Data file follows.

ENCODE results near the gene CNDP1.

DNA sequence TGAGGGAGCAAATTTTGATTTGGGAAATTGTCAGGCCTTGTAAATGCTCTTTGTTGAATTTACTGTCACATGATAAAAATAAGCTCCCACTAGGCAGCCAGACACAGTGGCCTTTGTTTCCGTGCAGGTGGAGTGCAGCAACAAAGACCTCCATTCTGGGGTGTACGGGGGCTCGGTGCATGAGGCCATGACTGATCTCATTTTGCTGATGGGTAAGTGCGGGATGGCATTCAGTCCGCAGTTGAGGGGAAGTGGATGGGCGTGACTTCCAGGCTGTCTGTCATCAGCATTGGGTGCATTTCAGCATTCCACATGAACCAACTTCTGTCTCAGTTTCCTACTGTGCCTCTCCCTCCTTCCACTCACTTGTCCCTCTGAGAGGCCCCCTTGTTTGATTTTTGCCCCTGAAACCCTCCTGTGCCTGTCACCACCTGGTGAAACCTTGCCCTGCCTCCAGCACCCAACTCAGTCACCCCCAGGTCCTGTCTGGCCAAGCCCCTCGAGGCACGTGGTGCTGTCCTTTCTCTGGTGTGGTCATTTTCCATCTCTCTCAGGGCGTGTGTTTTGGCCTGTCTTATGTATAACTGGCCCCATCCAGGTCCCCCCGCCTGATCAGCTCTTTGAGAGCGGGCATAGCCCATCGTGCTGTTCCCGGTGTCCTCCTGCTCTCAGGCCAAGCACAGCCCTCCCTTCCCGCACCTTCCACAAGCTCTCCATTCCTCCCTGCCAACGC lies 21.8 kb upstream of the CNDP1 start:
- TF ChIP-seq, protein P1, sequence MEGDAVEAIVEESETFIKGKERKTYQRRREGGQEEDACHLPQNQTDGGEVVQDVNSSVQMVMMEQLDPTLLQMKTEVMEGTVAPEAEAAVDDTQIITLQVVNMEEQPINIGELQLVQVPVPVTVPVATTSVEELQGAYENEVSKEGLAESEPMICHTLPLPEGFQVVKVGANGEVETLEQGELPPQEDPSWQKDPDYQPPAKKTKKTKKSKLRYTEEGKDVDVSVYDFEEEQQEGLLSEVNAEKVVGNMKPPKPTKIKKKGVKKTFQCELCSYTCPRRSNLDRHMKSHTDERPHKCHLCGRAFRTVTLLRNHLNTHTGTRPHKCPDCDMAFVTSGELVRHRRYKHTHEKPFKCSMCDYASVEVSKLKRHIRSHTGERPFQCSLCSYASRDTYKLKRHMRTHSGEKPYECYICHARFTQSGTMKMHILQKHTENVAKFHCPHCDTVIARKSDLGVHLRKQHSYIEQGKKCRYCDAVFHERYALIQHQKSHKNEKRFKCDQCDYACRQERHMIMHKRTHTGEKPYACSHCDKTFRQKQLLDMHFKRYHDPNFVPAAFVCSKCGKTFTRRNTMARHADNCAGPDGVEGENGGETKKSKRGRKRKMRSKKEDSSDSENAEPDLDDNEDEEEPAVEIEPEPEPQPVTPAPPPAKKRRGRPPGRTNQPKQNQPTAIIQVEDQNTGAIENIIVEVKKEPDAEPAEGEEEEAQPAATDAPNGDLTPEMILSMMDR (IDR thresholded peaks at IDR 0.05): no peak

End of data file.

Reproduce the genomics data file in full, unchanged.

ENCODE results near the gene CNDP1.

DNA sequence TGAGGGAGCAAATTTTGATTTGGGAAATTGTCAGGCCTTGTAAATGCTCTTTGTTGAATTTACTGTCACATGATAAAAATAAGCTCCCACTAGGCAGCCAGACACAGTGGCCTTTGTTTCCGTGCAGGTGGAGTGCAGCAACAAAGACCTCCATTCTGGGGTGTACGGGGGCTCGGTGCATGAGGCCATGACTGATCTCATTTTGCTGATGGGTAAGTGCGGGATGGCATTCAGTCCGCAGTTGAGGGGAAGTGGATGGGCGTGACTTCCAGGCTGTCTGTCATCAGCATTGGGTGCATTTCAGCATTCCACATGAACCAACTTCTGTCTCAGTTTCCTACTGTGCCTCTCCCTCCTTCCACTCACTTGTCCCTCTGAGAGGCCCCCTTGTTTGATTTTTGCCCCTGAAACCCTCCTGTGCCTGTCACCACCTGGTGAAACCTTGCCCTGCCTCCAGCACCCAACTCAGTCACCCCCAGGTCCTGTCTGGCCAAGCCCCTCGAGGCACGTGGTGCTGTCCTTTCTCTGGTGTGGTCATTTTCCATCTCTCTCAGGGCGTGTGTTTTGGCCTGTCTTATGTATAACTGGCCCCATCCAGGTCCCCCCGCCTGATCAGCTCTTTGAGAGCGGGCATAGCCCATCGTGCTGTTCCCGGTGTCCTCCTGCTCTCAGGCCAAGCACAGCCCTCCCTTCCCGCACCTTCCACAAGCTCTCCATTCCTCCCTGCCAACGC lies 21.8 kb upstream of the CNDP1 start:
- TF ChIP-seq, protein P1, sequence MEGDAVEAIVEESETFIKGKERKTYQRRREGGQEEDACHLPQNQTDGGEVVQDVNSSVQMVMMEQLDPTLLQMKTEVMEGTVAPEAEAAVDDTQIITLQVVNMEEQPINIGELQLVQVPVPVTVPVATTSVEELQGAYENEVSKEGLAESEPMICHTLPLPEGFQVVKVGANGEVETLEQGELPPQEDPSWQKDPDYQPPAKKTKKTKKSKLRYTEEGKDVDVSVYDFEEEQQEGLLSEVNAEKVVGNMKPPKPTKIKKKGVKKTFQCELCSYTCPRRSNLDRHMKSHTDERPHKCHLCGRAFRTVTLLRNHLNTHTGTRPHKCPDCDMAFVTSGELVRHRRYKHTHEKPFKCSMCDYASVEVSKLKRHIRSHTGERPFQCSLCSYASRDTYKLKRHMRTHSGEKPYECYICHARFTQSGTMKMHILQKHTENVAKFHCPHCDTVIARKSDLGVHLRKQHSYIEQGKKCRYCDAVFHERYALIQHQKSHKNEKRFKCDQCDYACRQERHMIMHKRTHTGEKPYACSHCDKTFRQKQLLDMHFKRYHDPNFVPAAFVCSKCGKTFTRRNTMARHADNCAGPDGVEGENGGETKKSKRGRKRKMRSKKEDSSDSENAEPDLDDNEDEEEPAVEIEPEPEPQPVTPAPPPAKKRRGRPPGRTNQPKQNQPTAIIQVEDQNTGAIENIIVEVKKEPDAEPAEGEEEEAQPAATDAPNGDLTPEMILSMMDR (IDR thresholded peaks at IDR 0.05): no peak